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SEC charges Cognizant and two former executives with FCPA violations

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Staff Writer |
Cognizant
America   Chief Legal Officer Steven E. Schwartz authorized the contractor

Cognizant Technology Solutions Corporation has agreed to pay $25 million to settle charges that it violated the Foreign Corrupt Practices Act (FCPA).


Two of the company’s former executives were charged for their roles in facilitating the payment of millions of dollars in a bribe to an Indian government official.

The Securities and Exchange Commission’s complaint alleges that in 2014, a senior government official of the Indian state of Tamil Nadu demanded a $2 million bribe from the construction firm responsible for building Cognizant’s 2.7 million square foot campus in Chennai, India.

As alleged in the complaint, Cognizant’s President Gordon Coburn and Chief Legal Officer Steven E. Schwartz authorized the contractor to pay the bribe, and directed their subordinates to conceal the bribe by doctoring the contractor’s change orders. The SEC also alleges that Cognizant authorized the construction firm to make two additional bribes totaling more than $1.6 million. Cognizant allegedly used sham change order requests to conceal the payments it made to reimburse the firm.

“Bribery to further corporate goals is an illusory path to long-term success. While always the wrong choice, it is particularly egregious when senior executives chart that course for those they lead, as our complaint alleges here. We are committed to holding them accountable for their actions,” said Charles E. Cain, Chief of the SEC Enforcement Division’s FCPA Unit.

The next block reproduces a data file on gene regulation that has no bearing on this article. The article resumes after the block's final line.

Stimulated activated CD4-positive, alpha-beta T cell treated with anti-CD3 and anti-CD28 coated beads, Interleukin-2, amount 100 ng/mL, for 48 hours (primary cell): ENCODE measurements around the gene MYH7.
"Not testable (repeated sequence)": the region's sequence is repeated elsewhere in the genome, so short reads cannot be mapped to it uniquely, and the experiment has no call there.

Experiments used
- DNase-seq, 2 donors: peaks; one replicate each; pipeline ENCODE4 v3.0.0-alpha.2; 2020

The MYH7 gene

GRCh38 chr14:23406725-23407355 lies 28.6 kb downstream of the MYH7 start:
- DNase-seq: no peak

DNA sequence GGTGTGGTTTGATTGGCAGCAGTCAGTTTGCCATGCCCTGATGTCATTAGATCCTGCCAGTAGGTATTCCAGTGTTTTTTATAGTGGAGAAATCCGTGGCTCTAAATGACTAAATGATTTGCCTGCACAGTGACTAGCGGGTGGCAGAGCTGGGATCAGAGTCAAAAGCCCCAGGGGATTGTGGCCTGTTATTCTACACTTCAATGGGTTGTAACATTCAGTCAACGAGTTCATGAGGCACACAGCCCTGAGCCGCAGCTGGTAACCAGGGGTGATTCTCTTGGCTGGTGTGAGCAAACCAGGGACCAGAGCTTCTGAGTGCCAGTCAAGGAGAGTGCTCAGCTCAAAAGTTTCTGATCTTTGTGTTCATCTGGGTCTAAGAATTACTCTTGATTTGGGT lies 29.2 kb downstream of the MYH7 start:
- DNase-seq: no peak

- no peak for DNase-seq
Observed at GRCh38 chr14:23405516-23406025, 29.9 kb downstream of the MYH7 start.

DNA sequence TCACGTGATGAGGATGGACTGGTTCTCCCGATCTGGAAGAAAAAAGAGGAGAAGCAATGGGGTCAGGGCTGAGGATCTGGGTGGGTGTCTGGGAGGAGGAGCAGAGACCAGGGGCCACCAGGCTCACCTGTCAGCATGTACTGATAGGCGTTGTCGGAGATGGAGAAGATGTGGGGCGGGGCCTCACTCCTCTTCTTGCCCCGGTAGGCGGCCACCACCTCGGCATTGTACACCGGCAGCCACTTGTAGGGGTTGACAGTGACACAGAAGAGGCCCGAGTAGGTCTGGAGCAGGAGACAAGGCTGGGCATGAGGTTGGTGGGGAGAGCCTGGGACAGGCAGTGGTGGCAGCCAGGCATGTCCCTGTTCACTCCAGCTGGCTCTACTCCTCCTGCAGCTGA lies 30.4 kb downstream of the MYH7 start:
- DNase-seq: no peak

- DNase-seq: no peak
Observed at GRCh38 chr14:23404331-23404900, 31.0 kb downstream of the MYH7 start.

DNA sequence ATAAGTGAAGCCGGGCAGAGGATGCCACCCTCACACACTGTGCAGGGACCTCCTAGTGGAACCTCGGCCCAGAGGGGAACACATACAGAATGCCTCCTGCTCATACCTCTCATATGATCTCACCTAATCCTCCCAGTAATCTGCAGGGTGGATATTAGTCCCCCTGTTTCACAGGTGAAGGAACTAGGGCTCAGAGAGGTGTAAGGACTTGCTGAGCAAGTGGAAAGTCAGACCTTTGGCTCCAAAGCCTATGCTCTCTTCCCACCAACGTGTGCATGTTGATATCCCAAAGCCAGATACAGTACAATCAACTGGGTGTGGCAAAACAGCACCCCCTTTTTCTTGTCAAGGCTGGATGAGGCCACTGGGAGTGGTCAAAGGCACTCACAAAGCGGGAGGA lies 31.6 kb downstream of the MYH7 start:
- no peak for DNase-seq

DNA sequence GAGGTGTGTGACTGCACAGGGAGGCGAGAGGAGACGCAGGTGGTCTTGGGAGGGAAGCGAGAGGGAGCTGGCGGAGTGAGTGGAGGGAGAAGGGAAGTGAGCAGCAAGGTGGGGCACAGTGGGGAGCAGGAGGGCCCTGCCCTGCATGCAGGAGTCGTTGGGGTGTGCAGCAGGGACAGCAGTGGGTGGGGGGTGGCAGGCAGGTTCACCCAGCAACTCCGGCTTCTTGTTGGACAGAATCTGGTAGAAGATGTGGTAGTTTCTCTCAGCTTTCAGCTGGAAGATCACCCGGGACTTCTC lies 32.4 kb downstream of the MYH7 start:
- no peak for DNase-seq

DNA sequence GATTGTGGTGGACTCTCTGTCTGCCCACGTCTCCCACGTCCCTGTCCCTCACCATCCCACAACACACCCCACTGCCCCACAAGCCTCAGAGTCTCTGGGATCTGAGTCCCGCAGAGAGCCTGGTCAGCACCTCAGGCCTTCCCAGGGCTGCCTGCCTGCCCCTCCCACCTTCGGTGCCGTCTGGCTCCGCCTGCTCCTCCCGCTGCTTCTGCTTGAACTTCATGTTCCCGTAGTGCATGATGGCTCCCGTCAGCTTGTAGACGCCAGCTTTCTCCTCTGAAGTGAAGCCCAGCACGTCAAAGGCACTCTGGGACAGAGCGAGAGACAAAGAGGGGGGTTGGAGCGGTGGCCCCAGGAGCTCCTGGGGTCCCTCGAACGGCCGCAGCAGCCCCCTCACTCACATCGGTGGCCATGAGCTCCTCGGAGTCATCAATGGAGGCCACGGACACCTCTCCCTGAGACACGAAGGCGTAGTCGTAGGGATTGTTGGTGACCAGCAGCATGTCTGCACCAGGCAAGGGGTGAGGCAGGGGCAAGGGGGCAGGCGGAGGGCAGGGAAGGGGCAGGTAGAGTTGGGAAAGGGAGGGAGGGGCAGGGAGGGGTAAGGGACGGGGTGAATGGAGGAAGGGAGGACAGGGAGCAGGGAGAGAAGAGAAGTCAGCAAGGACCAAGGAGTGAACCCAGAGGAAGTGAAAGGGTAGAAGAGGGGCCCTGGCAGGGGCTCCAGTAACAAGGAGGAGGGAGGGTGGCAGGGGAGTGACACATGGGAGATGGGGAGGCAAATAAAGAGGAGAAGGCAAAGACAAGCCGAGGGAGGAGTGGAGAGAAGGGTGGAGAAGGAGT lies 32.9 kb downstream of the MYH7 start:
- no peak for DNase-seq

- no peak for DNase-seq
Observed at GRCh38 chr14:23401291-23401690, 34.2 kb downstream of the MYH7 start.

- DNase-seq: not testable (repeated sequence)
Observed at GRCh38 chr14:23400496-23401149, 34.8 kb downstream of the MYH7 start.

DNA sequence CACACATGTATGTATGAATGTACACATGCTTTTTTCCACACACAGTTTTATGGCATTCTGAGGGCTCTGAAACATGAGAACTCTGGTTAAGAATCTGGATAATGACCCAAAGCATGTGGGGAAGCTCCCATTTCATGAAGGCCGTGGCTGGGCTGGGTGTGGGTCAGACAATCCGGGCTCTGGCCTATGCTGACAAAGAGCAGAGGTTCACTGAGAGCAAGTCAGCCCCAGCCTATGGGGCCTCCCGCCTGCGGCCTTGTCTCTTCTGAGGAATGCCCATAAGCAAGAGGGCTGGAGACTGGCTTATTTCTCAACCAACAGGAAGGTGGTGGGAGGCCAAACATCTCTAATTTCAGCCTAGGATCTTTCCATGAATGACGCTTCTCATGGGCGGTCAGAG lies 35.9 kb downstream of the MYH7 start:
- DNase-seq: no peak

The SEC charged Coburn and Schwartz with violating anti-bribery, books and records, and internal accounting controls provisions of the federal securities laws. The SEC is seeking permanent injunctions, monetary penalties, and officer-and-director bars against Coburn and Schwartz.

The SEC’s order as to Cognizant found that the company violated the Securities Exchange Act of 1934, which are anti-bribery, books and records, and internal accounting controls provisions of the federal securities laws.

Without admitting or denying the allegations, the company agreed to pay disgorgement and prejudgment interest of approximately $19 million and a penalty of $6 million.

The Department of Justice and the U.S. Attorney’s Office for the District of New Jersey also announced that they have declined prosecution of Cognizant after considering the factors set forth in the Department of Justice’s Principles of Prosecution of Business Organizations and the Corporate Enforcement Policy, including Cognizant’s prompt voluntary self-disclosure, cooperation and remediation, as well as Cognizant’s disgorgement to the Department and the U.S. Securities and Exchange Commission (SEC) of the cost savings that resulted from the bribery scheme.

In the related case with the SEC, Cognizant entered into a cease and desist order and agreed to pay the SEC a civil penalty, disgorgement and prejudgment interest totaling approximately $25 million.

The Department of Justice and the U.S. Attorney’s Office for the District of New Jersey announced the indictment of Coburn and Schwartz on criminal charges of violating and conspiring to violate the FCPA’s anti-bribery and accounting provisions.


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